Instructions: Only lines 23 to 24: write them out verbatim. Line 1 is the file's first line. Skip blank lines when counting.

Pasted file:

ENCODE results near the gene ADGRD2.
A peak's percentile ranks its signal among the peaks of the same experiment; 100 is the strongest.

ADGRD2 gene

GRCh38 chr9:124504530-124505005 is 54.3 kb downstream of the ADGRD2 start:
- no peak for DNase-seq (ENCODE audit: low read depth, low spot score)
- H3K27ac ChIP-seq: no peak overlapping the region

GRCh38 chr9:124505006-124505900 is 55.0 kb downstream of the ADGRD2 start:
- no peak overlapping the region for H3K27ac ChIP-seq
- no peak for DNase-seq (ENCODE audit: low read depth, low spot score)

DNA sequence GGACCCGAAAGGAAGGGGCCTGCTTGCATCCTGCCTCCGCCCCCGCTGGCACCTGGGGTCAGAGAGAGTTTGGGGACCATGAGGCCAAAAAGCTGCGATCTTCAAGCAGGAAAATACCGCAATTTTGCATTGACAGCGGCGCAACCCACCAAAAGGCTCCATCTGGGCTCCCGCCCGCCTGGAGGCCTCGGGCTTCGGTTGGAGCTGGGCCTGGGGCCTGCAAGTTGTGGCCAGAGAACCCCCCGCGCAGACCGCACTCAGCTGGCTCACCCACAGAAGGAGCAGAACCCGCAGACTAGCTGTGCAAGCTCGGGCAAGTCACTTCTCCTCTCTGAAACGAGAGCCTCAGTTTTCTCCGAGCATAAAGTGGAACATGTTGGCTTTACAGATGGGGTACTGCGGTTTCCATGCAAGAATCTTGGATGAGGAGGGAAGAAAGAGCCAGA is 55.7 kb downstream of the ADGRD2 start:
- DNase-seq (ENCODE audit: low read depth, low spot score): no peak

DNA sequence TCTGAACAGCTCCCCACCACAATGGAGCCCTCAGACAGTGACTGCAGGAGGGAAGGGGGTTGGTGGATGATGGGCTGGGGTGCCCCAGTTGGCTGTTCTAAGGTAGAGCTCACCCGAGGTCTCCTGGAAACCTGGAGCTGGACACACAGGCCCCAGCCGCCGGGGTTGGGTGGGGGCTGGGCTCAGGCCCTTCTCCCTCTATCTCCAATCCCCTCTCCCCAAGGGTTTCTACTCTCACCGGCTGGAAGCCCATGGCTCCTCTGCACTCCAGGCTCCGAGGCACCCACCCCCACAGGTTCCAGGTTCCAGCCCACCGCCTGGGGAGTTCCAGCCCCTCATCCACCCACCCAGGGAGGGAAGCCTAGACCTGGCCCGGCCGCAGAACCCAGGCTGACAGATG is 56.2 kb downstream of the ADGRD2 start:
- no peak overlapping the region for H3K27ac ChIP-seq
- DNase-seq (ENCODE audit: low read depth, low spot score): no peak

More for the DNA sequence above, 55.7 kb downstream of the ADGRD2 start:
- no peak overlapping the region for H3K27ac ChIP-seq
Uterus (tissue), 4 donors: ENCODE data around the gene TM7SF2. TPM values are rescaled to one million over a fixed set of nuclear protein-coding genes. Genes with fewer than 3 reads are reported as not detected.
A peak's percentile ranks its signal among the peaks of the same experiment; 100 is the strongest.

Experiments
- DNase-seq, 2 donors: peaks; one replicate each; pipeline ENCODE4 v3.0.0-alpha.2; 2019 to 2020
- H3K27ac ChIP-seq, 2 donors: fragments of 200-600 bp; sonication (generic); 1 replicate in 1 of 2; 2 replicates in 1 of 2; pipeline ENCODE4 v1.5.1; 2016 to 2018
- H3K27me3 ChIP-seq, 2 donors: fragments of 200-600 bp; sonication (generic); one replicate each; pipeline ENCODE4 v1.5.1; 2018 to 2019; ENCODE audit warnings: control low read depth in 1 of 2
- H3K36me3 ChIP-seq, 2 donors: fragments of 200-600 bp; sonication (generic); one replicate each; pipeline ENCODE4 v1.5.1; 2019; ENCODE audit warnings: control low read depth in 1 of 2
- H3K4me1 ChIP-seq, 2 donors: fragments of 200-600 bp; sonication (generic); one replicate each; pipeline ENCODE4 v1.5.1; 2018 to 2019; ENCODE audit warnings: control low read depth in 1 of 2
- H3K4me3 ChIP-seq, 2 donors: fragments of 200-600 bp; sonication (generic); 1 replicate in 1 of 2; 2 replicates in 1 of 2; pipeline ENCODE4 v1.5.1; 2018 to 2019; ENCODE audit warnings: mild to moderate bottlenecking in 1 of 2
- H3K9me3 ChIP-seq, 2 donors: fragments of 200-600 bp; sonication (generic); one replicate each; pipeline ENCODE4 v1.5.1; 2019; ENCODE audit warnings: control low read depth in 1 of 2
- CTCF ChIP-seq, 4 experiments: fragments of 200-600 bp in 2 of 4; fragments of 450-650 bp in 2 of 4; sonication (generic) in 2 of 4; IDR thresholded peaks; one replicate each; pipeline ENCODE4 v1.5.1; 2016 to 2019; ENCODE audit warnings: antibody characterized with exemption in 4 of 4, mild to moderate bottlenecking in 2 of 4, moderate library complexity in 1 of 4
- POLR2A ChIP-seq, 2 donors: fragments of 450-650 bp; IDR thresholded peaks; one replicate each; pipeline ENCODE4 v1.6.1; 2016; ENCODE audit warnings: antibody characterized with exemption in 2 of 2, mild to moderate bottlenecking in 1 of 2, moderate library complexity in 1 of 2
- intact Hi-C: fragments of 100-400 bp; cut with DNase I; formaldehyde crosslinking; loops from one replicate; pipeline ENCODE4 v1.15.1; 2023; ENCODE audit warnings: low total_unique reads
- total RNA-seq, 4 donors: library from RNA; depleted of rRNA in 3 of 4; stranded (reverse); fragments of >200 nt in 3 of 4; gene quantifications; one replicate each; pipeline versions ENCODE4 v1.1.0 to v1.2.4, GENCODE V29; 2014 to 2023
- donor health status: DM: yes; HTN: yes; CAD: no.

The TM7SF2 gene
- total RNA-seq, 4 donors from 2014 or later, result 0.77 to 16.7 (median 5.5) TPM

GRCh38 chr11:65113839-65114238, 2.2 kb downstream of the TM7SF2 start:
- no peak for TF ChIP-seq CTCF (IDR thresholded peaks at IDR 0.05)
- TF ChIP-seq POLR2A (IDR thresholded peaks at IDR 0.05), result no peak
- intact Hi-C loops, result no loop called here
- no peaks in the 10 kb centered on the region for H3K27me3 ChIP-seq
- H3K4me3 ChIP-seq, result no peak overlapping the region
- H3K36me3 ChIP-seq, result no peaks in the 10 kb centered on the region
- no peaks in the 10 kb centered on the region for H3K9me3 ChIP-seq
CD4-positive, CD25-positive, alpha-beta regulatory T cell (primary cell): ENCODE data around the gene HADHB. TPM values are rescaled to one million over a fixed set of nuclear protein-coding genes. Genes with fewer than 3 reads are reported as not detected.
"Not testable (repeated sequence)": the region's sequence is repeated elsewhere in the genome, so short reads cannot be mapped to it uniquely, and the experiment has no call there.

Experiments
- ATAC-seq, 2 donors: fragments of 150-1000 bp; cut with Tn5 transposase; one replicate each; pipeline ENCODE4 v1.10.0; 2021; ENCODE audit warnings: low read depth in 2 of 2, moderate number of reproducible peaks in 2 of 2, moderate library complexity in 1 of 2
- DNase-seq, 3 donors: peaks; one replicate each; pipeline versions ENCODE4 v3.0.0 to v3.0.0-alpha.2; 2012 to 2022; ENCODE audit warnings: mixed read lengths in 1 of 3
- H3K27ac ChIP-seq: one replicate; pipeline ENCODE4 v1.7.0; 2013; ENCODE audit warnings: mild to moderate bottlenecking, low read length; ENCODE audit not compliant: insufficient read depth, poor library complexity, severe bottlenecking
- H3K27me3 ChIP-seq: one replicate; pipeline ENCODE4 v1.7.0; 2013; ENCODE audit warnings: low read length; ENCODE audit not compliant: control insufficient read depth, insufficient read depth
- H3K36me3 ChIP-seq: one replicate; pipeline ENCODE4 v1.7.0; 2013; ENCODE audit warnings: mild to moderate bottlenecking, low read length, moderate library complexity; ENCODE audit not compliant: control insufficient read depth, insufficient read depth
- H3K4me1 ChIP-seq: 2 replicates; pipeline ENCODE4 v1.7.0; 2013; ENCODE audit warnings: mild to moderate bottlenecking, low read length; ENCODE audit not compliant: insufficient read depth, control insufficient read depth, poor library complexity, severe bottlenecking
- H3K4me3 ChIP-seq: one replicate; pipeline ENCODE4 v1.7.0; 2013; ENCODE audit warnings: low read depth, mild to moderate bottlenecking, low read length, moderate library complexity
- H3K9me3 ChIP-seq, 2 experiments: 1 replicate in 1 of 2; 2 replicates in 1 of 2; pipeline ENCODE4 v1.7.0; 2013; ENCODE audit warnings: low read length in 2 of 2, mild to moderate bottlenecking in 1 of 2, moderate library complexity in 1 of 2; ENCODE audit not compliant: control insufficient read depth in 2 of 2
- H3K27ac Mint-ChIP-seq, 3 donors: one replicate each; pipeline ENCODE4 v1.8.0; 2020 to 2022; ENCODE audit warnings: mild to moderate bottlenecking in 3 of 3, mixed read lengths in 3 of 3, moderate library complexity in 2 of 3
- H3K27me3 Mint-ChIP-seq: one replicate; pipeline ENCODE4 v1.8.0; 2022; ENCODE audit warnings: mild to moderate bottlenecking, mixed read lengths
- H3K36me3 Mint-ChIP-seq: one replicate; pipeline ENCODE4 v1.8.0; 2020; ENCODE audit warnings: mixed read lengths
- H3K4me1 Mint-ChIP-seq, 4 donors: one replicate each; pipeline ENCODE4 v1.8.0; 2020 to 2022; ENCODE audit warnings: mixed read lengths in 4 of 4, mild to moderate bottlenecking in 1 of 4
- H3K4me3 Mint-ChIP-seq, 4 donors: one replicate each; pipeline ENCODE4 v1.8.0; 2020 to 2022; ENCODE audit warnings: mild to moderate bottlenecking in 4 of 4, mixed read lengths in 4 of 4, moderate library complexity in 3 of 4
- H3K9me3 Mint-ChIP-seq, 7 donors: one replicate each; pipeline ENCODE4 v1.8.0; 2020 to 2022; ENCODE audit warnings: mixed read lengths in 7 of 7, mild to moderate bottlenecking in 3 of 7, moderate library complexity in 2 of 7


- H3K36me3 ChIP-seq, 2 donors: fragments of 200-600 bp; sonication (generic); one replicate each; pipeline ENCODE4 v1.5.1; 2019; ENCODE audit warnings: control low read depth in 1 of 2
- H3K4me1 ChIP-seq, 2 donors: fragments of 200-600 bp; sonication (generic); one replicate each; pipeline ENCODE4 v1.5.1; 2018 to 2019; ENCODE audit warnings: control low read depth in 1 of 2